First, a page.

With the increase of caffeinated food and drink, caffeine consumption in teens has increased greatly, with one of the most popular caffeinated beverages being coffee. While coffee has been proven to have some health benefits, how much is too much?
The number of teens drinking caffeinated beverages has more than tripled since the 1970s. Many teens can be found sipping on some coffee with their friends in places like Dunkin Donuts, Starbucks, and even some restaurants. Something even more popular is the idea of bringing in coffee to school when starting their mornings. Katelynn Brown, a freshman this year at IACS, said that she “drinks coffee all the time.” “I love it,” she said. “I drink it just before school every morning.”
Studies by many medical groups have shown that coffee does have many health benefits. The article “Coffee and Your Health” published on WebMD is one of the many articles which expresses that those who drink coffee may be less likely to develop type 2 diabetes, dementia, and Parkinson’s disease. They may also be less likely to develop cancer or heart problems. Coffee is also known to help relieve fatigue and increase focus. This makes sense for teens who often find themselves juggling busy lives. With different extracurricular activities to attend to after school, piles of homework waiting on their desks to be completed, and such a social world to keep up with, many teens are found turning to caffeine to keep themselves awake and alert.
While the benefits of coffee do paint a pretty picture, too much caffeine does have its fair share of side effects. An excess amount of caffeine can cause everything from anxiety, agitation, and dizziness, to upset stomachs, dehydration, and rapid heart rate. Increased caffeine consumption can also cause significant sleep disturbances. Wanting to get more sleep is what many teens will agree on, however having to stay up late doing work prevents this from happening, and drinking caffeinated beverages while doing it only makes things worse. Brown said that “[she] drinks coffee because [she] likes the taste of it.” “I like how it wakes me up a little bit,” she said. Araceli Schmalz, a sophomore this year, had the same response: “I drink it because I like the taste, and because it gives me more energy on the weekdays for school. I just feel better and more optimistic when I drink it.” When asked about whether they have heard about any of the side effects of coffee, Brown responded that “[she’s] heard…it can stunt your growth, but [she’s] also heard how studies have proven it to not be true.”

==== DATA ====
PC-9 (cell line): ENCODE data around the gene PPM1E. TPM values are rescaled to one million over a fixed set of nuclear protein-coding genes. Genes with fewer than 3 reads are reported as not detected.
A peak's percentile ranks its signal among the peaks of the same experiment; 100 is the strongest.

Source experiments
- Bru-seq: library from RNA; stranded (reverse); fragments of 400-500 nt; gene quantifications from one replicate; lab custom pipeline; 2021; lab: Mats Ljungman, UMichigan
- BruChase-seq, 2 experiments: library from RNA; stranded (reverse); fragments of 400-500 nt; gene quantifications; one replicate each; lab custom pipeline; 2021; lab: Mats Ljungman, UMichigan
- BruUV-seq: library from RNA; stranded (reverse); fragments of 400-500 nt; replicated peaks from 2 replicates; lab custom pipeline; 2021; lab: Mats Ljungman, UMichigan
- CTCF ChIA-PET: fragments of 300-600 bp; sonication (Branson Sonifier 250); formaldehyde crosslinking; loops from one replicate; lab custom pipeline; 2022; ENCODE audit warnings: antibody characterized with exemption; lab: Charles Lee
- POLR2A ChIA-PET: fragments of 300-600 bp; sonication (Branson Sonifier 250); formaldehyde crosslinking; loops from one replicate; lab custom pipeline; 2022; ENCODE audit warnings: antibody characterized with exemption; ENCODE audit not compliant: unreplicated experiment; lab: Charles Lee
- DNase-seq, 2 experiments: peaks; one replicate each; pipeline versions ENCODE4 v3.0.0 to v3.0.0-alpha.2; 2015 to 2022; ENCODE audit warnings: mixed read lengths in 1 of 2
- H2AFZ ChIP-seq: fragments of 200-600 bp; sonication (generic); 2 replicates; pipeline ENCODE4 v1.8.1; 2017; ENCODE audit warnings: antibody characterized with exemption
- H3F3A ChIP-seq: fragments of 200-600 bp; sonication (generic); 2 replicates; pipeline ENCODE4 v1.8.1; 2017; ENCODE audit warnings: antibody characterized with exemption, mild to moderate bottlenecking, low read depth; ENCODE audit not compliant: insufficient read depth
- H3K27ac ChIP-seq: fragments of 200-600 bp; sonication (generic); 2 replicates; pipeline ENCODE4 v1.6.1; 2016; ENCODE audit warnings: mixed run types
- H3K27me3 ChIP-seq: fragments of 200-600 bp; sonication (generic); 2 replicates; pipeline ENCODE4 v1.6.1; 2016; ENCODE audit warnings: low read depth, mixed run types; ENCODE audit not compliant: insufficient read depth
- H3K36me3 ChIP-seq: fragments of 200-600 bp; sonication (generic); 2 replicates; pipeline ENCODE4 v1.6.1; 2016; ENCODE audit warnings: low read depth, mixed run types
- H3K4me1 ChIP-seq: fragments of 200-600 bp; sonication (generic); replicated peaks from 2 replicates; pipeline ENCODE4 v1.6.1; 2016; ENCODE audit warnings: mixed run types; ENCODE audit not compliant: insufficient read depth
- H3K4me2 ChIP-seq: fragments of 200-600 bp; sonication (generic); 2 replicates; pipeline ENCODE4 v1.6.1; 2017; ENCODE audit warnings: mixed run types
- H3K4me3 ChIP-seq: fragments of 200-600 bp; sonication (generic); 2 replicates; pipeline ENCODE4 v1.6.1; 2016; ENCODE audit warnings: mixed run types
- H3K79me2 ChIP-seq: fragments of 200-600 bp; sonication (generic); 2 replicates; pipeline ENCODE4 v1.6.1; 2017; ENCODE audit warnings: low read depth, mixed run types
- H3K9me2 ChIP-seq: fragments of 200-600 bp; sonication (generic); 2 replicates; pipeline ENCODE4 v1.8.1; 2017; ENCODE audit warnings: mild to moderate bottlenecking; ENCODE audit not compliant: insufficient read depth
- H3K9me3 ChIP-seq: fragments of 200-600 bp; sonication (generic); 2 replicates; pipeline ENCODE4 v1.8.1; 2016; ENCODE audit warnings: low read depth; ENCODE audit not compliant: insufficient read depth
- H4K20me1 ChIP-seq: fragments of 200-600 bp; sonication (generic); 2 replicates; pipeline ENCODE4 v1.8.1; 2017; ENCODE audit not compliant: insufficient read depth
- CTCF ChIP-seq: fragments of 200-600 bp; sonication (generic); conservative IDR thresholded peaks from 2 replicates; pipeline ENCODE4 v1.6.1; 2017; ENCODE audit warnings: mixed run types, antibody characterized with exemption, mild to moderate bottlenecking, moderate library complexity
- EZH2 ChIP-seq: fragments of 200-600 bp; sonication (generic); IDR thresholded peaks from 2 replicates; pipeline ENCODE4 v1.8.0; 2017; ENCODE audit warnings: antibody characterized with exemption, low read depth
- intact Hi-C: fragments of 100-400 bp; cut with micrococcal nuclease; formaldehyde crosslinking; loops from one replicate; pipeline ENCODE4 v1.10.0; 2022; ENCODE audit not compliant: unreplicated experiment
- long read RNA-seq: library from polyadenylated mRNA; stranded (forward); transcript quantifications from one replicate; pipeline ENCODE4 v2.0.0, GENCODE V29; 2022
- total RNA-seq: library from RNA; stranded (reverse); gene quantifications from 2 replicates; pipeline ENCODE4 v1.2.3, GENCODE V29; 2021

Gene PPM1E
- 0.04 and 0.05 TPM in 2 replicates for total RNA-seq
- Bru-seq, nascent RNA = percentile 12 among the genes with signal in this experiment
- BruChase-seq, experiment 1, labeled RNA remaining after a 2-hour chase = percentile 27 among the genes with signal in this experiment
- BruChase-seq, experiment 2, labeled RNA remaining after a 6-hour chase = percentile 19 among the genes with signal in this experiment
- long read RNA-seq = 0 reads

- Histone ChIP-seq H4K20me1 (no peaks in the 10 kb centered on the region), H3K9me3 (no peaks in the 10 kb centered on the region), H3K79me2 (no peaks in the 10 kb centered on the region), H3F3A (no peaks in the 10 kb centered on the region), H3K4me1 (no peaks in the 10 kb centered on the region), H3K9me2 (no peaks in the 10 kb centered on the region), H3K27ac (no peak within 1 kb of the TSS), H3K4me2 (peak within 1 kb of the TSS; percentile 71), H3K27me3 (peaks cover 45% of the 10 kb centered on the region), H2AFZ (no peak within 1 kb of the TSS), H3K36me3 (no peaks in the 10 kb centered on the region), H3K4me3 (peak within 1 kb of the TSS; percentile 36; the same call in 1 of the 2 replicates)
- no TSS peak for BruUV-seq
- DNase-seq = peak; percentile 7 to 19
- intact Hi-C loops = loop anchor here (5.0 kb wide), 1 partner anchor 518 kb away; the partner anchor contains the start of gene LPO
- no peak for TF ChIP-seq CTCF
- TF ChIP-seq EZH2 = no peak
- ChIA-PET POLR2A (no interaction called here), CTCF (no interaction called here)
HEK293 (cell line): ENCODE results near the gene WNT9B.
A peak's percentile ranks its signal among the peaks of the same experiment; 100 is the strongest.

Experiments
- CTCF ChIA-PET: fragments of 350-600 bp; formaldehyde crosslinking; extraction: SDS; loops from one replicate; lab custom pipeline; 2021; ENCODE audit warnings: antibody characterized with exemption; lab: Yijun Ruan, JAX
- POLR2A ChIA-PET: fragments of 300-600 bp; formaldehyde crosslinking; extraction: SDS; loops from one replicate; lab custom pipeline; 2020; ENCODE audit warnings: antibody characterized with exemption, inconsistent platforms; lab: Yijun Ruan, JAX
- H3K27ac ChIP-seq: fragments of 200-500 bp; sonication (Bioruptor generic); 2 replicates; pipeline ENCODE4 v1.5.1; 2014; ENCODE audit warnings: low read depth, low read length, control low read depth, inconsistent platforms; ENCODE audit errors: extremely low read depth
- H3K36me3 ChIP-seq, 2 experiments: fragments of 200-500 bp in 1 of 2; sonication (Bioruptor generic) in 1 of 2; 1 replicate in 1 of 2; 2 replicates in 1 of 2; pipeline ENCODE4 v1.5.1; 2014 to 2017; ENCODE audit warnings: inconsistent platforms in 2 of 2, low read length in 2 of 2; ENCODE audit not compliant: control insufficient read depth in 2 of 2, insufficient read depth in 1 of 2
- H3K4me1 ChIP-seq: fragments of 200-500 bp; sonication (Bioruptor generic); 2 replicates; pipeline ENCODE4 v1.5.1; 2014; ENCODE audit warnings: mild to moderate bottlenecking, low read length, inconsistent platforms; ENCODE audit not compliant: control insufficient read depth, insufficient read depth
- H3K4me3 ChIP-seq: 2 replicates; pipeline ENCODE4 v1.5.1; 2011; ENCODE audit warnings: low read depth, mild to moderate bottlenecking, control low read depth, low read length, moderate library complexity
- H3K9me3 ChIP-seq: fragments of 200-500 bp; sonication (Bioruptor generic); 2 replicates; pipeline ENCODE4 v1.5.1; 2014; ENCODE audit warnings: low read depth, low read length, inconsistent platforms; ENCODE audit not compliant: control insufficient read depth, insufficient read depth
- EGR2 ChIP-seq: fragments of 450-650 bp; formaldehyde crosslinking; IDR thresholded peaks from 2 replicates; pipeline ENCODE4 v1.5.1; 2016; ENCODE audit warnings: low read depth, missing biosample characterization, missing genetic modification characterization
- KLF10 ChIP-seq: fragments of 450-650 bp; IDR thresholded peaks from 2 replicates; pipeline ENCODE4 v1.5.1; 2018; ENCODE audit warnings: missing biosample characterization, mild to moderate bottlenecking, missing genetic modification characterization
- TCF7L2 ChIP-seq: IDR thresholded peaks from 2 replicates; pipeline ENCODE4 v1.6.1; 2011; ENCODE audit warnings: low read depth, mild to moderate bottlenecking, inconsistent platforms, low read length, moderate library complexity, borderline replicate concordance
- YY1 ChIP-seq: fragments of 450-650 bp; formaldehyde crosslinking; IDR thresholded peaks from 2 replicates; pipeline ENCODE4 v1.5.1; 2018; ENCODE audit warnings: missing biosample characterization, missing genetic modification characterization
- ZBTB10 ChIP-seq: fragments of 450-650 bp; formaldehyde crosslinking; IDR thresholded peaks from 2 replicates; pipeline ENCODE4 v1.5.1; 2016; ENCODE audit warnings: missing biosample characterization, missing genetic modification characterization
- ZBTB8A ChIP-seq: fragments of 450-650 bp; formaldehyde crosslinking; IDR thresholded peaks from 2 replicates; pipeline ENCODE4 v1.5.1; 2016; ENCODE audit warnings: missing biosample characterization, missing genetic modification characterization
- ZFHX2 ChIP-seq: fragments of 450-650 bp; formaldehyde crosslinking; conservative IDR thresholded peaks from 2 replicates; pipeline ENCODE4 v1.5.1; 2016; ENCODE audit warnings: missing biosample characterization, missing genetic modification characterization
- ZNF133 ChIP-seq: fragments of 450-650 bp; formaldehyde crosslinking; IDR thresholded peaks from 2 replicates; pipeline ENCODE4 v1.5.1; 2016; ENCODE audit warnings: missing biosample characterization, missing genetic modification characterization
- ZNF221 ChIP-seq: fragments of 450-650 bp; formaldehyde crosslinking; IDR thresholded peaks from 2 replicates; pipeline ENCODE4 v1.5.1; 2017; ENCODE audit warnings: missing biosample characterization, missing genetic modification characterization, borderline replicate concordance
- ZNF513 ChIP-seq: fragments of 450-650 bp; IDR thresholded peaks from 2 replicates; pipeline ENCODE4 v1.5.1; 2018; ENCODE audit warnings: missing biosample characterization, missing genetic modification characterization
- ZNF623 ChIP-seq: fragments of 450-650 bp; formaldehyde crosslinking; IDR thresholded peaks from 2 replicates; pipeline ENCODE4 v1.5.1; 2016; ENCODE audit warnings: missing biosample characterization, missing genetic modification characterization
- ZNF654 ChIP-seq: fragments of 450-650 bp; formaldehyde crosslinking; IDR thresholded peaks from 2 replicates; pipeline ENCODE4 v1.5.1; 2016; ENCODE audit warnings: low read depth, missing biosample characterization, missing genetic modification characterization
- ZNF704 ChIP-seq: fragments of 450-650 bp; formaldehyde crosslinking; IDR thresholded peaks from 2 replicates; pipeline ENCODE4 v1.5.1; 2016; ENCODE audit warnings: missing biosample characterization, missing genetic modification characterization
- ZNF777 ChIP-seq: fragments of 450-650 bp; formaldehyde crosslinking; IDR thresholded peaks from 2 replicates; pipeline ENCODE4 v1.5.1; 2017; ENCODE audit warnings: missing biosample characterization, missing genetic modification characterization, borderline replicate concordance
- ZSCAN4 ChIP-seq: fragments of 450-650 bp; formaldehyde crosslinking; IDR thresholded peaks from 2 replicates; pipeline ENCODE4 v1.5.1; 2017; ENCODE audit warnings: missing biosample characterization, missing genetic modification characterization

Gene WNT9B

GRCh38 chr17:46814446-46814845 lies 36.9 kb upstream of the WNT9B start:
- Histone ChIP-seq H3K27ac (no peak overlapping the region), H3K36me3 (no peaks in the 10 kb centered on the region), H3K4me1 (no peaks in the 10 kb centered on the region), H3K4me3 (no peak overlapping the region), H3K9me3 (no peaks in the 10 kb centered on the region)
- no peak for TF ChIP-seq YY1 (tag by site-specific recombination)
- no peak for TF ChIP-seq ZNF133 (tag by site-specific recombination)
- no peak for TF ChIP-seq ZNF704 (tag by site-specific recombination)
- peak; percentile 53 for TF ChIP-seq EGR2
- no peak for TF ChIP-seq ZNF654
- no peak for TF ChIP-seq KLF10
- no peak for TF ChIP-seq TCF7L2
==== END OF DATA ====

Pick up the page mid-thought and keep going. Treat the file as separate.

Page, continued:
So what is the conclusion? The number of teens drinking coffee is increasing and it is only bound to increase. This poses questions about the financial aspect of coffee, with many teens finding themselves stopping at the nearby Dunkin Donuts or Starbucks to pick up their morning coffee. A small (16 oz) iced coffee at Dunkin Donuts costs $1.99, and a Grande (16 oz) iced coffee at Starbucks costs $2.45, and the cost does add up. Whether it has to do with prices or quality, some teens also tend to prefer one of these popular chains over the other, while for others, coffee is the same anywhere they go. “I get my coffee from pretty much anywhere, including the common places like Dunkins and Starbucks,” said Brown. “I also sometimes make it [at] home…I think they all are very similar.” Schmalz also seemed to have a similar opinion: “I make my coffee at home, but the beans are from Starbucks. Occasionally I’ll get it from Starbucks, and I’ve had one or two from Dunkins.” Regardless from where teens choose to get their coffee, it is clear that coffee consumption in teens has significantly increased. The reason may be that teens lives have gotten busier over the years, or it may have to do with the social pressures that teens have put on them. Maybe the reason is just because it tastes good. Whatever the reason may be, as long as the amount of coffee teens drink on a daily basis does not drastically increase, coffee consumption can be healthy and can help busy teens start their day on the right foot.